Pupils from Deansfield Primary School and Gordon Primary School in London were inspired by Renoir's The Umbrellas.
A Year 5/6 pupil from Henwick Primary School reads a piece of original writing inspired by the novel 'Framed'
Henwick Primary School pupil:
Dear Mr. Lester,
We are writing to you in response to our meeting on Thursday 9 July.
While others strongly feel that pictures of a hideous woman and ancient paintings of angels are appropriate, we believe in art that is truly beautiful.
'The Umbrellas' is (by far) the most exquisite painting. It fires up imagination and asks several questions that are clearly impossible to answer. And it leaves the audience thinking about things for longer, which I believe art should truly achieve.
The people in London will feel elated and excited because they will be so surprised that people can be smiling despite the grim weather, just because of umbrellas. They should understand that rain doesn't have to mean sadness – perhaps they should consider rain also shines. Please consider our proposal. We look forward to your response.
To help prepare for their creative writing activity, pupils took part in playground activities.
A Headteacher, John Camp, from Deansfield Primary School, describes how working with a painting raised the attainment levels of all his pupils.
A discussion of how paintings can help teach narrative, with comments from a Headteacher and a pupil
Narrator: Pupils also respond to the National Gallery paintings that appear in the story, as this head teacher describes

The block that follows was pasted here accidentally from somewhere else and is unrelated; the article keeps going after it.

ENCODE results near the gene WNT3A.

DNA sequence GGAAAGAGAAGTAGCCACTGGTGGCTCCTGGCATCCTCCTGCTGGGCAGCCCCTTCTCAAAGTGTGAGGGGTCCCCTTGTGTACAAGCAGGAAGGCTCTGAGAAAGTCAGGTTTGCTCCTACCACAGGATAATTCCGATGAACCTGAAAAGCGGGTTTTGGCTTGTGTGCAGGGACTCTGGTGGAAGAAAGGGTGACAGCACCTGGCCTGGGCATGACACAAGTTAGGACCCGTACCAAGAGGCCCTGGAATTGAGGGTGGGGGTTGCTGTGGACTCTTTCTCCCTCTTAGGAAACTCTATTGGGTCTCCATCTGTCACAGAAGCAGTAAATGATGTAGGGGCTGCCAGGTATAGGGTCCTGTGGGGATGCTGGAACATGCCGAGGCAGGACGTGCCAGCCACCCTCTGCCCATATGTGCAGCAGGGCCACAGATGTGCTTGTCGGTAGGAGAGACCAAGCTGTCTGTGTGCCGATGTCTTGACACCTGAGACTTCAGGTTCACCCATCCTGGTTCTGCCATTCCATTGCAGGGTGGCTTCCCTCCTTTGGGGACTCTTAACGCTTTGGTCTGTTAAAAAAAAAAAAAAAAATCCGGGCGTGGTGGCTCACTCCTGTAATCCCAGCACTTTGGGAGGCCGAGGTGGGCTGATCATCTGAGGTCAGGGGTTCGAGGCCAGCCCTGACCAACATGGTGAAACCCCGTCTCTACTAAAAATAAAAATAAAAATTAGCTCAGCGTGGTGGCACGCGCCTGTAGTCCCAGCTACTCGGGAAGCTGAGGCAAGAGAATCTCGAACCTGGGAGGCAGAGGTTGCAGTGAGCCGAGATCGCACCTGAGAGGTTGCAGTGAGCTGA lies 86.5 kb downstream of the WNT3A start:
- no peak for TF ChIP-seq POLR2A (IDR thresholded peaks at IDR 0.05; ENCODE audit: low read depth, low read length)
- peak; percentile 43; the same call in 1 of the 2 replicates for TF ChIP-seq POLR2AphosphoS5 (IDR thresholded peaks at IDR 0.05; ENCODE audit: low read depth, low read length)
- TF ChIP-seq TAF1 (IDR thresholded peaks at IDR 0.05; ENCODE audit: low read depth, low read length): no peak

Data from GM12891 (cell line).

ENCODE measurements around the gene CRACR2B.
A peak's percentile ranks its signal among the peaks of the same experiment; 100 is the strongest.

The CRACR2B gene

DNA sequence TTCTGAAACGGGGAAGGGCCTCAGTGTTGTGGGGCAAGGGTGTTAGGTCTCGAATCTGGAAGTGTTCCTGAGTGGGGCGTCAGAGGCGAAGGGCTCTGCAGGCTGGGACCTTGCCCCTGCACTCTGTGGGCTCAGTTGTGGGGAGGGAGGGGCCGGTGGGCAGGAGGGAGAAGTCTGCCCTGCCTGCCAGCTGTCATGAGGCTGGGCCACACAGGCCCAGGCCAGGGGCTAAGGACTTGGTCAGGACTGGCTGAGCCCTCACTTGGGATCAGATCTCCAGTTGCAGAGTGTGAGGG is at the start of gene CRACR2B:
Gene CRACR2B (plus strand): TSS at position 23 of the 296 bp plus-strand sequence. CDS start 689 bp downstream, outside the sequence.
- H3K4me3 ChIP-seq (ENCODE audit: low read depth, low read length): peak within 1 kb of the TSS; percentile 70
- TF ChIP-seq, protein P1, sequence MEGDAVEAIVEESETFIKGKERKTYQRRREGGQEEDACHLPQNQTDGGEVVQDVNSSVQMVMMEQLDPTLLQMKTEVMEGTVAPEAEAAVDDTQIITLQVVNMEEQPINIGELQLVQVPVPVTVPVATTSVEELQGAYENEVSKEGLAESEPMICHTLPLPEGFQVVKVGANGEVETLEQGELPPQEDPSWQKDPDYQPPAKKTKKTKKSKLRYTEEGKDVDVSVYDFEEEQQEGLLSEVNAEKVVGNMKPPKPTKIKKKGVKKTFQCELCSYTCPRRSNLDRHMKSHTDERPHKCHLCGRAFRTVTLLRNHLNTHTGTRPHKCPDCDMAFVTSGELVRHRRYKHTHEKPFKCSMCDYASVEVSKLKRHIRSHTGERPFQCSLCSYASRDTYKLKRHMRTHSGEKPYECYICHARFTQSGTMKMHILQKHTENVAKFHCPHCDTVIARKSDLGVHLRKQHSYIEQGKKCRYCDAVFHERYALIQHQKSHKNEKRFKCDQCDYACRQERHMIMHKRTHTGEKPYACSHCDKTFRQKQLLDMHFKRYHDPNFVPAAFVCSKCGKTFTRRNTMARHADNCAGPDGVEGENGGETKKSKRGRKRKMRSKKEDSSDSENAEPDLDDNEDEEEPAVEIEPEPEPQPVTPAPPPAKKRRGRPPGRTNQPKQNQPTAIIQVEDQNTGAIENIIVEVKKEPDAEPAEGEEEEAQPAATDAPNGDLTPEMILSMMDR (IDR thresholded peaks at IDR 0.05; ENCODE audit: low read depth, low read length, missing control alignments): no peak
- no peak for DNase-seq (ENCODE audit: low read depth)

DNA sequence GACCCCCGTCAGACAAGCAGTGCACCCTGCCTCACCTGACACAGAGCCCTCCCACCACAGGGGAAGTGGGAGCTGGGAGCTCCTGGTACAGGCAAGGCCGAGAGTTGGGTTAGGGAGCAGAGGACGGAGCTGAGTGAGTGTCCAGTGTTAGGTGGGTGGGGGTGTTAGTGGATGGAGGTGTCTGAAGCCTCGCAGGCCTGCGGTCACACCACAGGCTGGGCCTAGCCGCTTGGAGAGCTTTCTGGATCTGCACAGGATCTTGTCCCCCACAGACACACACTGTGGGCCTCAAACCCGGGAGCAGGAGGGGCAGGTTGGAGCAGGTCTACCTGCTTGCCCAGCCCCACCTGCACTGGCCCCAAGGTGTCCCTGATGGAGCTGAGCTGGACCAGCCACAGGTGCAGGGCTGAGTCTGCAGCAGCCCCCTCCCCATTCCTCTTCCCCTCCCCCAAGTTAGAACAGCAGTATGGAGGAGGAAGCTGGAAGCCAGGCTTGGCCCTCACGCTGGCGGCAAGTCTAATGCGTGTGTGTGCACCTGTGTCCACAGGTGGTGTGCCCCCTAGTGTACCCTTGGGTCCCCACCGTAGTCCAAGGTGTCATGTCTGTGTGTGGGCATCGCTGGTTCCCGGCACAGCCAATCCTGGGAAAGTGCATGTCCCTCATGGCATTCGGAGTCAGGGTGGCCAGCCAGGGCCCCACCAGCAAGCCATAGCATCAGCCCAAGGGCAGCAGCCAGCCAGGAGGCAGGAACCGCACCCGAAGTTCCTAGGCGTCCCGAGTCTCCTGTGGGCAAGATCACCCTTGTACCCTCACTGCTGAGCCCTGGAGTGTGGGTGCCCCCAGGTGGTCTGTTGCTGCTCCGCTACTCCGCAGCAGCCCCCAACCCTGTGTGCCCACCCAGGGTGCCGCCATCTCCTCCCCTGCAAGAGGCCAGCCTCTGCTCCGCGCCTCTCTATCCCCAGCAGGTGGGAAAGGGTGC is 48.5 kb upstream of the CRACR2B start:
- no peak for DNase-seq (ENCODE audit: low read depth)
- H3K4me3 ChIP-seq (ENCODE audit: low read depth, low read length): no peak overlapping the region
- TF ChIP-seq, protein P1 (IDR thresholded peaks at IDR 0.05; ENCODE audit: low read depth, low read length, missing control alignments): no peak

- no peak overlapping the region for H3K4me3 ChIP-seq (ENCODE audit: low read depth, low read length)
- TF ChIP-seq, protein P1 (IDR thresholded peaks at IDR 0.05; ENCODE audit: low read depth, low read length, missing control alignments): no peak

Headteacher: You know the use of painting always enables children, especially reluctant writers, to engage much more confidently with narrative.
I felt that that was another angle in, because, in terms of raising the attainment of all children, I felt that the visual aspect of the project directly related to the National Gallery would enable us to do that. And it has worked and that has been an amazing aspect of the project.
And I think it is the strength of the narrative in the paintings that are in the book, it means that teachers are able to plan the most amazing learning experiences for their children.
Narrator: Experiencing the original paintings by visiting the National Gallery and also meeting the author Frank Cottrell Boyce proves a compelling moment for pupils.
Pupil: Looking at all of the fantastic pictures, I would definitely, definitely, definitely, and again, definitely like to visit the National Gallery again. It was a great experience. It was amazing. Amazing!
Narrator: The pupils' creative output is often collated, displayed and celebrated. Some schools collect work in journals or make books.
Listen to the extracts from 'Framed' that inspired the children.
Writer Frank Cottrell Boyce reads an extract from his novel 'Framed', in which Renoir's 'The Umbrellas' is unpacked
Frank Cottrell Boyce:
The picture was still in its box. All the paintings were in boxes, but before taking one off to London, Lester liked to open it up and make sure it was the right picture and that it wasn't damaged.